• Who is your audience? The content of your presentation will vary considerably depending on whether the audience consists of students, academics, consultants, or a mixture of doctors and nurses. Students probably won’t want to know about the latest trial chemotherapy regimes, while a group of consultant oncologists is unlikely to benefit from a talk on the basics of taking a cancer history. Likewise, an informal presentation to a group of four or five colleagues needs a different approach to a formal Grand Round slot in front of a hundred people.
  • How long is your presentation to be? 10 minutes or half an hour? What you can put over in each is very different.
  • Where are you going to present? If at all possible, go and see the venue – and always find out exactly what facilities are available. Assuming that PowerPoint is available on a laptop and just turning up with a CD or disk can become more than embarrassing when all they have is an overhead projector.

When you’ve done all the background, it’s time to look at the content. The best presentations are those that engage the audience, have a clear message and are well structured. There should be a clear beginning, middle and end.

Tell them what you’re going to tell them

The first part of your presentation should introduce the audience to yourself, the subject, and the format of the presentation. Start by telling them who you are, and what you are going to discuss. Let the audience know how you will present the material – a didactic lecture, an interactive discussion, a question and answer session. This helps in getting and holding their attention.

Tell it

The main content of the presentation should be delivered in a logical manner. For a research paper, this means going through the aims, methods, results and discussion. A case should follow the established history, examination, investigations, differential diagnosis and conclusions format. If using slides, keep them uncluttered. Avoid reading the slides word for word – the audience can read, and it is extremely dull to watch someone go through several paragraphs of small text of the screen. Learn your material so that you can display key points, and talk around these. Engage the audience, by putting questions or by canvassing opinions. This will help them stay alert and interested. Keep the content focused – trying to cover too many points often loses the listeners.

Asking the audience if they have questions is one way to bring some interactivity to the presentation. You must be ready to answer most of the questions yourself, but be prepared to divert any difficult ones to a member from your team, or open it up to the floor – seniors often love to provide answers when a colleague is stumped!

Tell them what you’ve told them

It is important to have a definite ending to your presentation – the best way to do this is to summarise what has been covered. It may be preferable to do this after the questions and answers, as it allows you to bring the audience back to the key messages. Discussions and debates from questions often go off on a tangent Research shows that the first and last parts of any presentation are the most likely to be remembered, so you may wish to leave the audience with a short “take home” message – one line or sentence that you want to stay with them.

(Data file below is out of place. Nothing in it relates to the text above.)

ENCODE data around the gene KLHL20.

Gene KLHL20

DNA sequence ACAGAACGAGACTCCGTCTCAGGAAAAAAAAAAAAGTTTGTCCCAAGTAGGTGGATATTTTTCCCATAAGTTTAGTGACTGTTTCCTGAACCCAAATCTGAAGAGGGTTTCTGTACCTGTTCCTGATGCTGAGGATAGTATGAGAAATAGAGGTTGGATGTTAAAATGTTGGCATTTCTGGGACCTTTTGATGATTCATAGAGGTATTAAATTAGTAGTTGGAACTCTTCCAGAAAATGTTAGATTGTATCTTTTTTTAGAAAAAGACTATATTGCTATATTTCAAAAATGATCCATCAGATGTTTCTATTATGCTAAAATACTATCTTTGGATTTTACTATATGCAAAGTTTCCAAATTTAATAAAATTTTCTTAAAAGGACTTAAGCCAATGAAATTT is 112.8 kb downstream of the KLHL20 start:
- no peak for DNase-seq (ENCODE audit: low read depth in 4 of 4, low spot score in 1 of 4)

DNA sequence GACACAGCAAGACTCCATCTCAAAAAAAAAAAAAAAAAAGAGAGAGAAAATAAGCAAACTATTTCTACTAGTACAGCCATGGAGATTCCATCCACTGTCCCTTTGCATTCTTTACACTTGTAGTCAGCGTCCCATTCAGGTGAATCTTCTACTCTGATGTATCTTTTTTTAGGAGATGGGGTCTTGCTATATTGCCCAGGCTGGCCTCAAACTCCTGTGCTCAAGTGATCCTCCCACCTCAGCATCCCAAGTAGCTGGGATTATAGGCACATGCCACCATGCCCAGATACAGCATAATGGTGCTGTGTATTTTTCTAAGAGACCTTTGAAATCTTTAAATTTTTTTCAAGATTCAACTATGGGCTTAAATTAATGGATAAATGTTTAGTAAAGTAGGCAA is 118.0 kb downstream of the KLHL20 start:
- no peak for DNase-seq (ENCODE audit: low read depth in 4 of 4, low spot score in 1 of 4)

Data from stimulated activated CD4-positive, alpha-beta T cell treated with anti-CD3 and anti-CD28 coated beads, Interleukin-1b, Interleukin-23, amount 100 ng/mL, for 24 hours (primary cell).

Summary

In summary, preparation is the key to a good presentation; make sure you have done your research.  When giving the presentation, have a structured format with a clear start, middle and end.  Here are some dos and don’ts for presentations using Powerpoint (which most of you will be using).

5 Dos for preparing PowerPoint presentations

  • DO Use colour schemes that are easy to read: White text on Blue, Black on White
  • DO Use a large clear font: at least 28 point size is recommended
  • DO Keep slides uncluttered – no more than seven bullet points. Five is better
  • DO Use images appropriately: better to show an X-Ray than to describe it
  • DO Rehearse your presentation – aim for about 1 minute per slide

5 Don’ts for preparing PowerPoint presentations

  • DON’T use colours that clash- yellow text on green is out
  • DON’T use too many slides – running late or rushing both leave a bad impression
  • DON’T use sound unless absolutely necessary – many people find it irritating
  • DON’T use too much animation – people tire of it quickly
  • DON’T put large amounts of text on the screen and then read it out word for word

Further reading

Tay V , Preparing for presentations . Successful Learning Issue 3, Centre for Development of Teaching & Learning, 2000.

Feierman A , The Art of Communicating Effectively. Presenting Solutions.

This article was first published in February 2005 and is reproduced with the kind permission of Hospital Doctor, who retain the copyright.

A day in the life of a GP Registrar

The working life of a registrar is very different to a junior doctor in hospital. Although the routine will be different from practice to practice, most will be based around having two surgeries (AM and PM), time for going over the patients and problems you have seen, administration (including dictating referrals and completing forms), and on some days, home visits.

Here is a breakdown of a typical day in practice early on in your ST3 year:

08.30-08.45

Arrive at surgery (most days!), turn your computer on, login to the clinical system, check if there are any messages or queries for you with the reception team.

09.00 – 11.30 

Morning surgery, 15 minute appointments. Try to dictate referral letters as I go, while all details fresh in my mind, and to save time later (not always possible if a busy surgery).

11.30 – 12.30

Complete all paperwork, outstanding referrals and sign stack of repeat prescriptions. Discuss difficult cases with trainer. Go over home visit requests. Call some of the patients to clarify details / give advice. Where appropriate, ask patients to attend the surgery.

12.30 – 13.30

Home visits (1-2 visits), look through letters from clinic, blood reports, imaging results via DocMan or clinical system.

13.30-14.30